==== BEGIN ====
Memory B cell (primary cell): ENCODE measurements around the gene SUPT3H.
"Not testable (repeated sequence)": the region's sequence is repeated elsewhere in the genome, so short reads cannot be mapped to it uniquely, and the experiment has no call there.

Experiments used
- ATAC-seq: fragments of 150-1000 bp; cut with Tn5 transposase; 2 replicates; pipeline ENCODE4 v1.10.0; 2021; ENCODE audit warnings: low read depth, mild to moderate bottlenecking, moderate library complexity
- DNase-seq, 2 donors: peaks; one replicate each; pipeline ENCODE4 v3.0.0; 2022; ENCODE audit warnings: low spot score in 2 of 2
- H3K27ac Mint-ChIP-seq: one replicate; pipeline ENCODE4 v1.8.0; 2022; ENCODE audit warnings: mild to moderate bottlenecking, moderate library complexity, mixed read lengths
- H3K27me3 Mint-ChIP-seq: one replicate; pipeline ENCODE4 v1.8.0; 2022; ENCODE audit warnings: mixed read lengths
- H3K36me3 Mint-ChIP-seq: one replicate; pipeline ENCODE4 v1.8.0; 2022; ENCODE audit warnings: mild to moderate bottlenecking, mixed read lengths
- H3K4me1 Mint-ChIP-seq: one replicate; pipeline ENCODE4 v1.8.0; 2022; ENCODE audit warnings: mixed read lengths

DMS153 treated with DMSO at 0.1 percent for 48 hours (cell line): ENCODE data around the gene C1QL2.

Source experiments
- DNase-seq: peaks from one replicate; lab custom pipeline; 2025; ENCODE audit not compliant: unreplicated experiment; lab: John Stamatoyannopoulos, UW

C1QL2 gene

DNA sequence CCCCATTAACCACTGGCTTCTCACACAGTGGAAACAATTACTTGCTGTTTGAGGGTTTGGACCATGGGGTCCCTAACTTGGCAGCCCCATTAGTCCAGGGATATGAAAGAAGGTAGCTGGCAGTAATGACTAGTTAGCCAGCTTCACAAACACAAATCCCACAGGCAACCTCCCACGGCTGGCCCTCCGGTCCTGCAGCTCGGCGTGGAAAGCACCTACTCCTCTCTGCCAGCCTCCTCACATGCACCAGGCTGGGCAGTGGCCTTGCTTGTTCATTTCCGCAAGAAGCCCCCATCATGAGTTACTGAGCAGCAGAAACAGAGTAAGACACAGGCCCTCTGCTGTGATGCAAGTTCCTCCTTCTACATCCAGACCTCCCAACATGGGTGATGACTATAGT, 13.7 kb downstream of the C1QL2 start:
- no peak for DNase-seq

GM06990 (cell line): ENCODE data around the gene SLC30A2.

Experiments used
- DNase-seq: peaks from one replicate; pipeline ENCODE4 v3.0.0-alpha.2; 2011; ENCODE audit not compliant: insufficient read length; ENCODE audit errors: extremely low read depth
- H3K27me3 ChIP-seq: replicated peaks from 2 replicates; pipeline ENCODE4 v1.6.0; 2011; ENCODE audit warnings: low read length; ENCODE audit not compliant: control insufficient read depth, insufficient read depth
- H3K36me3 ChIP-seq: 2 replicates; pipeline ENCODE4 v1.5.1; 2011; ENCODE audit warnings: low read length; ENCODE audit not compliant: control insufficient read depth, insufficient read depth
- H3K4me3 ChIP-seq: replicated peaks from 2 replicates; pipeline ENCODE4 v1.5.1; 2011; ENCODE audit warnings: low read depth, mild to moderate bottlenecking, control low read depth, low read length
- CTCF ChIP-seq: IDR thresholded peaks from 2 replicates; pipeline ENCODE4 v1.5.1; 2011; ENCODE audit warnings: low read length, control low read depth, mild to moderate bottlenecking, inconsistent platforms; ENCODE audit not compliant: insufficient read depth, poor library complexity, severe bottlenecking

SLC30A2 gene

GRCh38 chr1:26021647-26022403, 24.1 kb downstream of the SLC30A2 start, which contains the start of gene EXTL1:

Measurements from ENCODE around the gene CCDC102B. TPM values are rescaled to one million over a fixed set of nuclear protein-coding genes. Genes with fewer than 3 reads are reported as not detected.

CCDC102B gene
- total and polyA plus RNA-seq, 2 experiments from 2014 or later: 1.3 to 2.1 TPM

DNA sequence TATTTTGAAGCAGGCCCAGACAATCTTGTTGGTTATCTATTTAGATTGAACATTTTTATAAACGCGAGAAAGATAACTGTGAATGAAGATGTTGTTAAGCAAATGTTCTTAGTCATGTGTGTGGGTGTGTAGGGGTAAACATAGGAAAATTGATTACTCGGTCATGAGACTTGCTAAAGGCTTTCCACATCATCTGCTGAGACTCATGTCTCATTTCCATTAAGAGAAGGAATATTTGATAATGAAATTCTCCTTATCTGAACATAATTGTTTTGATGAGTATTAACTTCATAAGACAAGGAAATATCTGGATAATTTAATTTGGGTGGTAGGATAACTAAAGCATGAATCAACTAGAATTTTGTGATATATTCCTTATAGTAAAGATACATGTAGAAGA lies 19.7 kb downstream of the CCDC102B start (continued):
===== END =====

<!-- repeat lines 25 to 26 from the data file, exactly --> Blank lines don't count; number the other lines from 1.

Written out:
Measurements from ENCODE around the gene CCDC102B. TPM values are rescaled to one million over a fixed set of nuclear protein-coding genes. Genes with fewer than 3 reads are reported as not detected.

CCDC102B gene